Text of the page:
There’s are really great product on the market called TuneUp. I used it diligently for many months this past year, and would sing the exercises in the car on the way to work. I’ve always played well in tune on my horn, but when I would sing, I had trouble getting things to lock in exactly. I decided that working on my ears (regardless of whether I had my horn in my hands) would be VERY worthwhile. I’m amazed at how much working with this product has helped me.

    I wrote about my recent “singing†experience in this post.

    Getting to experience the "powerful serenity" of actually being in tune again and again using this program is extremely powerful. And since there is "unlimited access" to these exercises (just a CD click away), I can really spend sufficient time with each interval to get the intonation to really lock in. This is really the key to great intonation (time spent with a reference pitch to train your intonation brain).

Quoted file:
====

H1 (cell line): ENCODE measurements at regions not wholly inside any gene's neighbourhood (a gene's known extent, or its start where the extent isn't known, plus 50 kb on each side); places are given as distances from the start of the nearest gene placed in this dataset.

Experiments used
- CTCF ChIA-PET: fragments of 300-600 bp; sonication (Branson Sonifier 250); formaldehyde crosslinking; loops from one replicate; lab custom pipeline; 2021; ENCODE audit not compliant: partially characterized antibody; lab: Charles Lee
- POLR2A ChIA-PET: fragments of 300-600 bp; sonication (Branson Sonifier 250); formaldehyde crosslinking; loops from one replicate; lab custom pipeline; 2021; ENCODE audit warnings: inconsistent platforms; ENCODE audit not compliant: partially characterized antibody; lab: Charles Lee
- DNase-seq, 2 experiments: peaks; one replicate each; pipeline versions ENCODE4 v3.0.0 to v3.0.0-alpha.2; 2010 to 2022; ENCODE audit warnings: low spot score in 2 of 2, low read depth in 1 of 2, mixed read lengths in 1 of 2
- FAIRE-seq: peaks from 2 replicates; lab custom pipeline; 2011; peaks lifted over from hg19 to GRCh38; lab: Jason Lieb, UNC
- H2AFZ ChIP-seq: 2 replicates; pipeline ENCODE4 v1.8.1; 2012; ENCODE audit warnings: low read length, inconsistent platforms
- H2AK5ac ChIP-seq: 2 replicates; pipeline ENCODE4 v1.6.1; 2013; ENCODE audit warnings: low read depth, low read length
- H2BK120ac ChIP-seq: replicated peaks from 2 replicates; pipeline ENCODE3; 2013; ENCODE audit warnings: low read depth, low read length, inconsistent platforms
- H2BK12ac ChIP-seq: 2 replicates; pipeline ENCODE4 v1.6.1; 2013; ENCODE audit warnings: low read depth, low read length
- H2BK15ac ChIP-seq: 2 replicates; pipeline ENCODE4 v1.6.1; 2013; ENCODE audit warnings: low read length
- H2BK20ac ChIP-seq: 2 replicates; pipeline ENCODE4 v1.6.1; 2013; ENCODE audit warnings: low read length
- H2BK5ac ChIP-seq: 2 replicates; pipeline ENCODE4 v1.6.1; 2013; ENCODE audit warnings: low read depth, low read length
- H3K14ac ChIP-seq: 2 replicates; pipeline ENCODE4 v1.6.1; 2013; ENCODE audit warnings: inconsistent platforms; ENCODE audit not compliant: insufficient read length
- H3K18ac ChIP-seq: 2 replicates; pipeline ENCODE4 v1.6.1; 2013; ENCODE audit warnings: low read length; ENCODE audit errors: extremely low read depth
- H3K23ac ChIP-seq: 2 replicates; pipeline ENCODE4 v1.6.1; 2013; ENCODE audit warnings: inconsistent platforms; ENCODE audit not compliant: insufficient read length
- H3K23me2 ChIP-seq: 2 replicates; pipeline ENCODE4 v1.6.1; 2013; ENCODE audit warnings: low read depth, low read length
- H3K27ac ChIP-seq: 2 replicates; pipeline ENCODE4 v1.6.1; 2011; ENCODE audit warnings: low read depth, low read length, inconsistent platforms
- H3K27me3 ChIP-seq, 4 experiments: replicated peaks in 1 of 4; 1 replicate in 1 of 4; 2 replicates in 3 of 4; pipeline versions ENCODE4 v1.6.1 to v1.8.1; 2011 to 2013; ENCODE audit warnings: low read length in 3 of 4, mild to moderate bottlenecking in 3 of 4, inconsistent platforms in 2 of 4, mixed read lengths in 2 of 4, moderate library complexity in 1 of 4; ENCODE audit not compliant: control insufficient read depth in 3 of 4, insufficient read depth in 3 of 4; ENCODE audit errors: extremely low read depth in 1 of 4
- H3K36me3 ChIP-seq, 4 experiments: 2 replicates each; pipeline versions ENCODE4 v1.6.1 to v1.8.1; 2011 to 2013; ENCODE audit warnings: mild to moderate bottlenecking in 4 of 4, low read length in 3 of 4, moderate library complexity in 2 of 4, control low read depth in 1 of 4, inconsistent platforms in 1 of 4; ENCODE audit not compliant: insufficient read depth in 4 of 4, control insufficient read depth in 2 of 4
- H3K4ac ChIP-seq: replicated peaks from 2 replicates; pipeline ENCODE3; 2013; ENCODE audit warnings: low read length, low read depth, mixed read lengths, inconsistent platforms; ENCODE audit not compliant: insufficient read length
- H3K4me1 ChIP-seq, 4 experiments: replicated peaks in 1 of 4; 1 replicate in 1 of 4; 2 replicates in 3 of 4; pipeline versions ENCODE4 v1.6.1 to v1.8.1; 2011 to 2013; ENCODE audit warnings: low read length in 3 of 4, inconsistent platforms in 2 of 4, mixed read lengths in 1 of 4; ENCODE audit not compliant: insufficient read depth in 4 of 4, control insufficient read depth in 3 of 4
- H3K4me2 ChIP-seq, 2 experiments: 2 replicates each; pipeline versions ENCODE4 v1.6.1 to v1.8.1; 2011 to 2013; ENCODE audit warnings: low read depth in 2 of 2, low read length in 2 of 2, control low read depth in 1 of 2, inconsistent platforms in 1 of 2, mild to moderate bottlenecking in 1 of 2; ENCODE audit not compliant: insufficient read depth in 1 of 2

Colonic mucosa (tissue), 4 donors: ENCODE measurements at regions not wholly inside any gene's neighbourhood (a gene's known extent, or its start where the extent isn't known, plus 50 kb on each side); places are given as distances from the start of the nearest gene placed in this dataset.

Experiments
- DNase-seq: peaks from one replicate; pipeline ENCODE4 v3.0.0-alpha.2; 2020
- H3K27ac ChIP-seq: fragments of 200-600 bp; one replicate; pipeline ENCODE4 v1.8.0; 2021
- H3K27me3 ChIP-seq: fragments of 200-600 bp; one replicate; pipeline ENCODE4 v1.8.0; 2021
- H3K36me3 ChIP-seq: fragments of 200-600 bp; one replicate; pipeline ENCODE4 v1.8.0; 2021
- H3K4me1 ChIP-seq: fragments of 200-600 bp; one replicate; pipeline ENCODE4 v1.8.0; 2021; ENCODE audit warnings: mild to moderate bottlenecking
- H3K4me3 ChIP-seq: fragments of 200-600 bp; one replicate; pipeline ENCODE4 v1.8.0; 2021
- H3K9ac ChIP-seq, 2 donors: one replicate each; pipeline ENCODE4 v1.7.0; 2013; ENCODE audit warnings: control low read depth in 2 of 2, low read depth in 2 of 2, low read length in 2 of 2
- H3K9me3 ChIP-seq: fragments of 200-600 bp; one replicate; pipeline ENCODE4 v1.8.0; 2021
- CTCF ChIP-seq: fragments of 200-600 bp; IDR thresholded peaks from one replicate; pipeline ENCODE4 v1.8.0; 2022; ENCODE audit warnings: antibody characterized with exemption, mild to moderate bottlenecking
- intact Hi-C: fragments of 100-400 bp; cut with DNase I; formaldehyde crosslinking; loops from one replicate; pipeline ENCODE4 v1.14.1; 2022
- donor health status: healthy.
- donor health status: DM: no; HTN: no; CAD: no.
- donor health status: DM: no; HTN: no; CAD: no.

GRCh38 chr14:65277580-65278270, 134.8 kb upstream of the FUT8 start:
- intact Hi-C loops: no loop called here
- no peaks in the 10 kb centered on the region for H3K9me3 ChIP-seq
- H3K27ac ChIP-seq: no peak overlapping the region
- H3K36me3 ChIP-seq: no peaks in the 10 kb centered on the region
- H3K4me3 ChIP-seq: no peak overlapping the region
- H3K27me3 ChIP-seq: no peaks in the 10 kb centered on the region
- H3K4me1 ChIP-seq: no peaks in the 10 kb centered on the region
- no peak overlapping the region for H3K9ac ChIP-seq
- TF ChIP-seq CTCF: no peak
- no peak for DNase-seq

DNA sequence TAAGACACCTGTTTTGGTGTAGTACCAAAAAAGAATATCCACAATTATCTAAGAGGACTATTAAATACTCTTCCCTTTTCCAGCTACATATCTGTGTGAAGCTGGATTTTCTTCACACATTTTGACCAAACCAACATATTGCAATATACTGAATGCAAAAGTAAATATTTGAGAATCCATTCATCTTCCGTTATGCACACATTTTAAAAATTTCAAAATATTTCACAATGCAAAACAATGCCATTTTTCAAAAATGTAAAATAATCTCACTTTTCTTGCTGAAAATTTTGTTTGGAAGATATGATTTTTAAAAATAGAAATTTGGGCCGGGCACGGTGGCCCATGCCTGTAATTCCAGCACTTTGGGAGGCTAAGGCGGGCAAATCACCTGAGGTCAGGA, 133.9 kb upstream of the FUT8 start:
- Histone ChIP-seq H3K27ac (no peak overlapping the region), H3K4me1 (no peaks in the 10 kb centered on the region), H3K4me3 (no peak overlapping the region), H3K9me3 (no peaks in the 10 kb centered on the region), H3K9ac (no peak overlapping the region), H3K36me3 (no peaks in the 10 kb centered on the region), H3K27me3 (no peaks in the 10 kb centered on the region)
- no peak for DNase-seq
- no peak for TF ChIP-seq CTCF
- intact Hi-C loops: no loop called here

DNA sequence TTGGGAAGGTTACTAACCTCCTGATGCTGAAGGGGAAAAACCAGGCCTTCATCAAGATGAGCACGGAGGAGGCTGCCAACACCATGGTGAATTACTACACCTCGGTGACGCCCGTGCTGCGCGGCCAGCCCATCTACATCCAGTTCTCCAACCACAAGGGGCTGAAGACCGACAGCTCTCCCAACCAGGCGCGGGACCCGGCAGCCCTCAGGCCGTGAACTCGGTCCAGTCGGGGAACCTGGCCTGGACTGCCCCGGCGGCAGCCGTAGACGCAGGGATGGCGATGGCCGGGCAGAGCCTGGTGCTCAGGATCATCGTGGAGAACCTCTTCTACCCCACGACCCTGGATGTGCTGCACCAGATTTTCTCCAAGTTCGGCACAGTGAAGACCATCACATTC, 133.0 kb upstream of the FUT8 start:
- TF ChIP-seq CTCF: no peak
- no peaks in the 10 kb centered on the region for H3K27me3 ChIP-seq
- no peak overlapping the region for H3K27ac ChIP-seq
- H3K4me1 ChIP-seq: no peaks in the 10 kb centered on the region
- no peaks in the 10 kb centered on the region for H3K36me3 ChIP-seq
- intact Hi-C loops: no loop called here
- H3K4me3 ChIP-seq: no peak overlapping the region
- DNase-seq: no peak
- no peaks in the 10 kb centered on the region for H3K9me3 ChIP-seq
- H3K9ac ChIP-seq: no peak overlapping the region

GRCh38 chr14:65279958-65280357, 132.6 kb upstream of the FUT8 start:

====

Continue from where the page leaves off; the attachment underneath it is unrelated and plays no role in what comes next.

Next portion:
I like this quote from the author of the product:

    “No ensemble can exceed the skill of its membersâ€

    Good luck! I know your ensemble is going to thank you for the work that you’re doing with them!
  9. RoccoNut16v

    RoccoNut16v New Friend

    Oct 11, 2005